Predictability Measure: 9.5 Champions

Gerritt Cole (3.4 fWAR)
Anyone who bought into Cole's considerable prospect hype even a little expected to eventually see him here.
Predictability Measure: 8 Champions

Chicago Cubs
Jake Arrieta (3.9 fWAR)
After Arrieta's fielding-independent masterpiece of a season in 2014, nobody should be surprised to find him in this spot. (Joe Posnanski even ranked Arrieta as the 17th-best starter in the game last week.) Still, most people probably expected free-agent darling Jon Lester to pitch like the staff's clear-cut ace.
Predictability Measure: 4 Champions

Anthony Rizzo (4.2 fWAR)
Rizzo has been the team's best regular for a few years now, and except for the most bullish Kris Bryant fans, most people would have predicted that he'd lead the Cubs in WAR.
Predictability Measure: 9 Champions

Cincinnati Reds
Joey Votto (3.5 fWAR)
The on-base cyborg is back where he belongs. After his injury-plagued 2014, I was afraid that we'd never see Votto at this level again. Fortunately, he's back to reaching base at a Boggsian clip.
Predictability Measure: 7 Champions

Johnny Cueto (2.9 fWAR)
Barring an Aroldis Chapman move to the rotation, Cueto was the obvious pick to lead the staff in WAR. Now, it's a race to see whether Chapman can fireball his way to the team WAR lead or if Cueto will stay there despite pitching one-third of the season for the Royals.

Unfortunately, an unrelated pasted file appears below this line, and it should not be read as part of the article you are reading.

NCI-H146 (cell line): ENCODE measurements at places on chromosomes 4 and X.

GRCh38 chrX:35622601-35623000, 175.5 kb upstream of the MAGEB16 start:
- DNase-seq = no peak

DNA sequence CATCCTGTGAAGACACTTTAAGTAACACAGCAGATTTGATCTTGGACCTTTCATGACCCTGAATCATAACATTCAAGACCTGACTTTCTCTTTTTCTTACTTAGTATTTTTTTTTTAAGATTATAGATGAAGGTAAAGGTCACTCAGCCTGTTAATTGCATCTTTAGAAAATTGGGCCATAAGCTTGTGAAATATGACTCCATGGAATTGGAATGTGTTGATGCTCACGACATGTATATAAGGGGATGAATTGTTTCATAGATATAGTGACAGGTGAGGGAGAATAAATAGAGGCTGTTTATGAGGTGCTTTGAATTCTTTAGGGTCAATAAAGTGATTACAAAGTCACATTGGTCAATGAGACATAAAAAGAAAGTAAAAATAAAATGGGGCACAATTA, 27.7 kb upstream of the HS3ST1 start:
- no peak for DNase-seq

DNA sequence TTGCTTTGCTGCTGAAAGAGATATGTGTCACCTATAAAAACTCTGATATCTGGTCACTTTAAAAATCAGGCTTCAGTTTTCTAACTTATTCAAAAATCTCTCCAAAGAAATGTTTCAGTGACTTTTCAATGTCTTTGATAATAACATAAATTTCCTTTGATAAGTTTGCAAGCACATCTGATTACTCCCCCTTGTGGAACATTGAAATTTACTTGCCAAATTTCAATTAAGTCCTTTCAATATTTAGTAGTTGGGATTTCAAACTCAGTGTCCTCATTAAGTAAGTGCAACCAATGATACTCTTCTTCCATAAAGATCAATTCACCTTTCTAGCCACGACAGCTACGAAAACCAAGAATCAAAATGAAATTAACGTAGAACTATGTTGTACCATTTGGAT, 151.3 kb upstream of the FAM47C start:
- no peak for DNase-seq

Predictability Measure: 9.5 Champions

Milwaukee Brewers
Ryan Braun (1.9 fWAR)
The fact that neither Braun nor any of his teammates has cracked the two-win barrier yet lines up with the fact that the Brewers have the second-worst team wRC+ in the league. Carlos Gomez would have been my pre-season pick as the Brewers' most valuable position player, but hey, Gomie is gone anyways.
Predictability Measure: 6 Champions

Mike Fiers (1.9 fWAR)
The ZiPS projection system didn't forecast any Brewers pitcher to accrue more than 1.6 WAR. Fiers, though, was among the favorites to top the list. Like Gomez, Fiers has recently moved to Houston.
Predictability Measure: 7 Champions

NL West

Los Angeles Dodgers
Justin Turner (3.6 fWAR)
In the same lineup as Yasiel Puig, Adrian Gonzalez, and wunderkind Joc Pederson, Turner has surprisingly created more runs than any other Dodger.
Predictability Measure: 2 Champions

Clayton Kershaw (5.1 fWAR)
How in the name of Hershiser has Kershaw produced a full win more than a teammate who just recorded the fourth-longest scoreless streak in the expansion era? Kershaw would have been the easy pre-season pick here, but if you told me Greinke would have been this brilliant, I might have at least thought twice about it.